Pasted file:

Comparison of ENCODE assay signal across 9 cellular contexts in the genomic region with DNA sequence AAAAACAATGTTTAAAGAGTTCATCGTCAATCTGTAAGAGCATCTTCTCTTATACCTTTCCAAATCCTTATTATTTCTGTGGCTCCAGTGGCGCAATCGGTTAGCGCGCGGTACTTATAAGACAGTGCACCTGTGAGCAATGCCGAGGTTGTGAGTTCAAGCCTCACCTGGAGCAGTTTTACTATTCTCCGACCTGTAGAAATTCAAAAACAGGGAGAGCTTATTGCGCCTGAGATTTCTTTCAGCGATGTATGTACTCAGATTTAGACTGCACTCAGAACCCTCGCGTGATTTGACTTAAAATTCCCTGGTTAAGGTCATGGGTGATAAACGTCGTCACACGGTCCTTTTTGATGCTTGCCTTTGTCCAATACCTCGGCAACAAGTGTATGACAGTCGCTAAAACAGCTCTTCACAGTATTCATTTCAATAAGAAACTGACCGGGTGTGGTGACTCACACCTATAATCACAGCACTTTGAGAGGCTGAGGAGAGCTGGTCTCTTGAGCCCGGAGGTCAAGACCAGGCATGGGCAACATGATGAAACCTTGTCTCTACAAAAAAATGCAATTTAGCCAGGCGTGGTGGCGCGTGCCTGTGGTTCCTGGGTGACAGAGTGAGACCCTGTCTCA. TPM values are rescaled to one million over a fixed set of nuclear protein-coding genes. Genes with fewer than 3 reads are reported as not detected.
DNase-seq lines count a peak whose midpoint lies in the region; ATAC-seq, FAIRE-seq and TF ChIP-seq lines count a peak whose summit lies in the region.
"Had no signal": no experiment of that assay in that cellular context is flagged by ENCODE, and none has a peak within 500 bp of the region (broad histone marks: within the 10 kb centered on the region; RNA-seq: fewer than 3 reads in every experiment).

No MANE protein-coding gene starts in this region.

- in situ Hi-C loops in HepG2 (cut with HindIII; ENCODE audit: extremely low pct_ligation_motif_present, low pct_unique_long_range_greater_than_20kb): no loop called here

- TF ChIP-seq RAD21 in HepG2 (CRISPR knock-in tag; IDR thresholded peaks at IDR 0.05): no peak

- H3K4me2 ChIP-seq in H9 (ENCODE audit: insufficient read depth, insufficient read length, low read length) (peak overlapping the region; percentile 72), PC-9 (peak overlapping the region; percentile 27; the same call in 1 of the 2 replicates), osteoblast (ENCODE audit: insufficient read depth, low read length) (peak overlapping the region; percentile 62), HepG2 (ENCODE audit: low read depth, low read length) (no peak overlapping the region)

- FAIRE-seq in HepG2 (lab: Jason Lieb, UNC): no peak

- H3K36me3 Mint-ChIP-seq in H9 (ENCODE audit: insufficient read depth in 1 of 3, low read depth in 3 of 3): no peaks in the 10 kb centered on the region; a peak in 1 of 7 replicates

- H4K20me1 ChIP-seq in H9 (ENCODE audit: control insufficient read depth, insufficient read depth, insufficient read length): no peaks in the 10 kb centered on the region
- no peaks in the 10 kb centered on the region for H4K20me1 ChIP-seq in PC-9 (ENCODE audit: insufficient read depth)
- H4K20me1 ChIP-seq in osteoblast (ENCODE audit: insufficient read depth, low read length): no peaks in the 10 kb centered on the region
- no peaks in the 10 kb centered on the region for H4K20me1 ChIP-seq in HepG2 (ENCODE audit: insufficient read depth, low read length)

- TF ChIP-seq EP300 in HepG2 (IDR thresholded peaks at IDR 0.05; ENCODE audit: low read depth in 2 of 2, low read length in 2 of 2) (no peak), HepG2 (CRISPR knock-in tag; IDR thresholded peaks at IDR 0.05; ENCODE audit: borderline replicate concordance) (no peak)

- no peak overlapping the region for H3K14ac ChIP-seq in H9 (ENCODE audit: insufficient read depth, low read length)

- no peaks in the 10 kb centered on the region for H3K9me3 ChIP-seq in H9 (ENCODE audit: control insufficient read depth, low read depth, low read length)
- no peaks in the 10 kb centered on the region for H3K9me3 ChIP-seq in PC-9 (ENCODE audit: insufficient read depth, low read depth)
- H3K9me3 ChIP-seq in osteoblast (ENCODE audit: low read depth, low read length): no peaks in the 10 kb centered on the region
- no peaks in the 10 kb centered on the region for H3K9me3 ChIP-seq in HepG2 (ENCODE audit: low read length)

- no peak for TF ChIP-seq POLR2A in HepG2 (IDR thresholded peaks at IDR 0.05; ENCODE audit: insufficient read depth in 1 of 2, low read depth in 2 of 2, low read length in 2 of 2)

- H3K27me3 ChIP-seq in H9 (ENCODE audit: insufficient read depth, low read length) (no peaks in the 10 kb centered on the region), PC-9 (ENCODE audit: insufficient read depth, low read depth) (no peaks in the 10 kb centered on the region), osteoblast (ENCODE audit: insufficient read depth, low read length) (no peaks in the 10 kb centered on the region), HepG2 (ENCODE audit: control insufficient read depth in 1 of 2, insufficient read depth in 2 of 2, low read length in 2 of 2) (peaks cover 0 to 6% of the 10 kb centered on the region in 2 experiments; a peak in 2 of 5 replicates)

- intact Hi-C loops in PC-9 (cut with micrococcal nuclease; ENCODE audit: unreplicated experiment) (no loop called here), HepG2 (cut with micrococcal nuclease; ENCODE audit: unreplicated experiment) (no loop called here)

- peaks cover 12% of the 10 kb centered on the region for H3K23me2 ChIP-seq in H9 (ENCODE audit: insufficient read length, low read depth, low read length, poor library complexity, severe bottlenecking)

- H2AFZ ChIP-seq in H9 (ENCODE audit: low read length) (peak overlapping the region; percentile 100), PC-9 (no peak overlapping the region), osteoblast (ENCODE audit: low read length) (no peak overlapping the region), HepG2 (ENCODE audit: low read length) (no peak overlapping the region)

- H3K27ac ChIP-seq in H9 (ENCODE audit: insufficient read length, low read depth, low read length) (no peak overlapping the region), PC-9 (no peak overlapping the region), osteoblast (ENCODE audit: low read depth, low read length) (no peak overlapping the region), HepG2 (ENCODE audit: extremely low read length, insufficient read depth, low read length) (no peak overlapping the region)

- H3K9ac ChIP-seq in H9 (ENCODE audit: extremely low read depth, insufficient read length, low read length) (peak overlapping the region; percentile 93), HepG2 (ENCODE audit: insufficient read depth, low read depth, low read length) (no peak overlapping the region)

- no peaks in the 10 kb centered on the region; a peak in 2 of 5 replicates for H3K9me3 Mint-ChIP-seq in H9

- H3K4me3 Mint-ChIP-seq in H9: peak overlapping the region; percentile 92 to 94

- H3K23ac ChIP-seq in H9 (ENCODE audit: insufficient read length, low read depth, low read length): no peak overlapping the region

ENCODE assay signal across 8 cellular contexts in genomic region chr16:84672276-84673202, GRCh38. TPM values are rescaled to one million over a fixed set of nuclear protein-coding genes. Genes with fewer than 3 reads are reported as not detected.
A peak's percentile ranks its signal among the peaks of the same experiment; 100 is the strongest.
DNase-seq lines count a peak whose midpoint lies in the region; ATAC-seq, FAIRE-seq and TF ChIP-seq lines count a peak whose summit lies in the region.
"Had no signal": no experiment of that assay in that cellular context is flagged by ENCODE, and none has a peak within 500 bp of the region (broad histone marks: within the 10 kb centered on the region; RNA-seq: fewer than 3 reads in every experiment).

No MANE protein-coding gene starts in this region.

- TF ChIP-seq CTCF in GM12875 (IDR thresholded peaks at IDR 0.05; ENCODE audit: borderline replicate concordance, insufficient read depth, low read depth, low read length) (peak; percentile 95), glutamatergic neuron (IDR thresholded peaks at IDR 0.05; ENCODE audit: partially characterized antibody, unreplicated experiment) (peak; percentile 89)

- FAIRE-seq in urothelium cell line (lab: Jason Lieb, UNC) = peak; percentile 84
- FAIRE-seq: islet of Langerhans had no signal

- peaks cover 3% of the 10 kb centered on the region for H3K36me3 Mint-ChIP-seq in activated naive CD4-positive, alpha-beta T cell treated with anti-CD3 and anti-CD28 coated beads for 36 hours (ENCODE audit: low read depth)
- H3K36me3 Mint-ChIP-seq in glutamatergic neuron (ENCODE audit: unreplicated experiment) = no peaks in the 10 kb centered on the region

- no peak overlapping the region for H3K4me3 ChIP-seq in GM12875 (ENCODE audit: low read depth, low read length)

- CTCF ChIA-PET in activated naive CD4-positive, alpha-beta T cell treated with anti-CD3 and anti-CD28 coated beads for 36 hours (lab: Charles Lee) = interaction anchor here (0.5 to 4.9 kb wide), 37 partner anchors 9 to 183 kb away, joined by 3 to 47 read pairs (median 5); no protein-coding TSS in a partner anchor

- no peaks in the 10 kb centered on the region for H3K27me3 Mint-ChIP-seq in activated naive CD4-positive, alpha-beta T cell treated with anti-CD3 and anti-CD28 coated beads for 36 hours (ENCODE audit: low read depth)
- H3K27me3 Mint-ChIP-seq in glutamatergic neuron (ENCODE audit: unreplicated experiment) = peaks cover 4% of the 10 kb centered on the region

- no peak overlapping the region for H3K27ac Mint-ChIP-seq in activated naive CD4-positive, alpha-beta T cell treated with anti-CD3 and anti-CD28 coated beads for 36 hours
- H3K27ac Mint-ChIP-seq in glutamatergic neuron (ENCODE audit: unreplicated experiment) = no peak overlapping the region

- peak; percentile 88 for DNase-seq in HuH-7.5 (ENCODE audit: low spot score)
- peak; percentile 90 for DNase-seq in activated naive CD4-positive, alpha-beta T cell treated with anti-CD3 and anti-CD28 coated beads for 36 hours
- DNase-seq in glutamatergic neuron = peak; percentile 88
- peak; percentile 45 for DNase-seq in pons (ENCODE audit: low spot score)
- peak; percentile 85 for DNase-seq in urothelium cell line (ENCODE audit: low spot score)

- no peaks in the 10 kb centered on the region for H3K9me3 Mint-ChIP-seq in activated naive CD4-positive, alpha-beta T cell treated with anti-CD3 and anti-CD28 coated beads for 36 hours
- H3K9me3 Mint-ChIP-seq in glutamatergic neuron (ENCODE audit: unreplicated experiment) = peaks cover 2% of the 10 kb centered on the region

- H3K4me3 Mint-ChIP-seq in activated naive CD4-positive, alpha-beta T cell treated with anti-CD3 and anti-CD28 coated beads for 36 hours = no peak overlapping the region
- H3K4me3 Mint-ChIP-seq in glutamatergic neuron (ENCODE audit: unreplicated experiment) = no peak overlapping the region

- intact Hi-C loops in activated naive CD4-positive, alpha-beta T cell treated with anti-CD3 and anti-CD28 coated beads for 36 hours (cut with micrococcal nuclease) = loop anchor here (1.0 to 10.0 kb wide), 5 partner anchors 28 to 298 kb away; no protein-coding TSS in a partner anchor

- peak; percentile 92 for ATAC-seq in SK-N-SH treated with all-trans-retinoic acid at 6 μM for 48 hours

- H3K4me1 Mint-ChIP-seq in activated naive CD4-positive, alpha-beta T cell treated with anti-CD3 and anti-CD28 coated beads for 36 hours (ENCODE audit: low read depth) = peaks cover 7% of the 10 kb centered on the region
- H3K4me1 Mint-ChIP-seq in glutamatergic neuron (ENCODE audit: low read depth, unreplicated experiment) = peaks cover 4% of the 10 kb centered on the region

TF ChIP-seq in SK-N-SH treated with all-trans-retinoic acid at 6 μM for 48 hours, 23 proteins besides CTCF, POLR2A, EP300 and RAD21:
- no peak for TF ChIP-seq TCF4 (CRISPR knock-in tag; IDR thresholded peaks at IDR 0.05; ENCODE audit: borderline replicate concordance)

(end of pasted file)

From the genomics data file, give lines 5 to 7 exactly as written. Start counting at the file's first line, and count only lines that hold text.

- in situ Hi-C loops in HepG2 (cut with HindIII; ENCODE audit: extremely low pct_ligation_motif_present, low pct_unique_long_range_greater_than_20kb): no loop called here

- TF ChIP-seq RAD21 in HepG2 (CRISPR knock-in tag; IDR thresholded peaks at IDR 0.05): no peak

- H3K4me2 ChIP-seq in H9 (ENCODE audit: insufficient read depth, insufficient read length, low read length) (peak overlapping the region; percentile 72), PC-9 (peak overlapping the region; percentile 27; the same call in 1 of the 2 replicates), osteoblast (ENCODE audit: insufficient read depth, low read length) (peak overlapping the region; percentile 62), HepG2 (ENCODE audit: low read depth, low read length) (no peak overlapping the region)